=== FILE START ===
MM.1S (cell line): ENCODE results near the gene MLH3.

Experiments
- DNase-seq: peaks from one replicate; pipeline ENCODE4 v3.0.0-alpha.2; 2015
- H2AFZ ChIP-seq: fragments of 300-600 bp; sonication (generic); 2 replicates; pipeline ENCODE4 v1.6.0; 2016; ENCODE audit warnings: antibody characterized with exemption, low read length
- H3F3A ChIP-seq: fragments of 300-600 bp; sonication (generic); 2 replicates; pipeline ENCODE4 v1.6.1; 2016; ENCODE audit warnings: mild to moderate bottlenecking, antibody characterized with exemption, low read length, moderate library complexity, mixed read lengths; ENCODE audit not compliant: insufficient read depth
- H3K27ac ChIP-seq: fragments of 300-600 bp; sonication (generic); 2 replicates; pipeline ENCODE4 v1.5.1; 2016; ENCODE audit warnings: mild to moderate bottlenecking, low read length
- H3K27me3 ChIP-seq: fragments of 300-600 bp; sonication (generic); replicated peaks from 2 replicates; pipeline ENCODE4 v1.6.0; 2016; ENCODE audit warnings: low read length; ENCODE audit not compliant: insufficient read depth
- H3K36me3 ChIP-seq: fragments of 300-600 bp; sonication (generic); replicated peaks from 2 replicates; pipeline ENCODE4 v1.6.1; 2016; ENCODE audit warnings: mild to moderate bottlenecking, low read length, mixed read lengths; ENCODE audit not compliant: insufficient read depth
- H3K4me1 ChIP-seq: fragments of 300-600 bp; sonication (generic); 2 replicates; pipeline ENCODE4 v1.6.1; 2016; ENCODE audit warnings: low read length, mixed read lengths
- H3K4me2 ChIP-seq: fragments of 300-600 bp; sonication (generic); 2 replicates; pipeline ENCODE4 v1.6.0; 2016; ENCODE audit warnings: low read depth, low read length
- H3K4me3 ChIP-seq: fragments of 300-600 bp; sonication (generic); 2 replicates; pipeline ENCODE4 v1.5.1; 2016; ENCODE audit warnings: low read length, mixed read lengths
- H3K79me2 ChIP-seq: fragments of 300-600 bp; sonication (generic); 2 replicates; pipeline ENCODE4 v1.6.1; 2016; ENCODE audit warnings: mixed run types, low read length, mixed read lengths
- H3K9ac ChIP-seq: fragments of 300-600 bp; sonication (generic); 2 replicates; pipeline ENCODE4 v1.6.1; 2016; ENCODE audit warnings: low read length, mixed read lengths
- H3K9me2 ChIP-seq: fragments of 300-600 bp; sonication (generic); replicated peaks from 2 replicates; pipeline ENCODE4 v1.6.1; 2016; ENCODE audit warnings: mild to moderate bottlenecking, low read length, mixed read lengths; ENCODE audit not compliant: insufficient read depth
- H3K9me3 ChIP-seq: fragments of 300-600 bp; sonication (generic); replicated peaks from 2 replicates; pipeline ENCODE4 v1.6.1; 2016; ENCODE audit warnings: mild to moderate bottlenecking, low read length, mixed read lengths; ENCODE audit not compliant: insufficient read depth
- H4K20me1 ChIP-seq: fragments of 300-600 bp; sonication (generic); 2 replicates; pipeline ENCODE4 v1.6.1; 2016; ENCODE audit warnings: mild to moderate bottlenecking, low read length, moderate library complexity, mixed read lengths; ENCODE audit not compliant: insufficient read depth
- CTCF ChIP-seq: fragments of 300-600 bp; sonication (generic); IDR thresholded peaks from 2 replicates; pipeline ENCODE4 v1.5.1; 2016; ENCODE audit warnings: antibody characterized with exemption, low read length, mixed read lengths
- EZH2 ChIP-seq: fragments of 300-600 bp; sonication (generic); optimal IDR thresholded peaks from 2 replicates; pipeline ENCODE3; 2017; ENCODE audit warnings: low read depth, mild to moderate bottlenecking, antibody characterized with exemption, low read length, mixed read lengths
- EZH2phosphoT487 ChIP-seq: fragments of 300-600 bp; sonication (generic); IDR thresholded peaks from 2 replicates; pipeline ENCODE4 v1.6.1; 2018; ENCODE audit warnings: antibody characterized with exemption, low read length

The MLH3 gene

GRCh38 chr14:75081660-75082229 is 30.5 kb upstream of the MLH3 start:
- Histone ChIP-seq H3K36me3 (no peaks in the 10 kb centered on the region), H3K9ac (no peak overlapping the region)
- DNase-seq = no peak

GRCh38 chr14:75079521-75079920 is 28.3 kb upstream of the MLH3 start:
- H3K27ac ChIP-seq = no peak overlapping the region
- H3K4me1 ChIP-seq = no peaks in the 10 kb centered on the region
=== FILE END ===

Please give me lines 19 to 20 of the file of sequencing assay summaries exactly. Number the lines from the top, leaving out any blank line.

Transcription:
- EZH2phosphoT487 ChIP-seq: fragments of 300-600 bp; sonication (generic); IDR thresholded peaks from 2 replicates; pipeline ENCODE4 v1.6.1; 2018; ENCODE audit warnings: antibody characterized with exemption, low read length

The MLH3 gene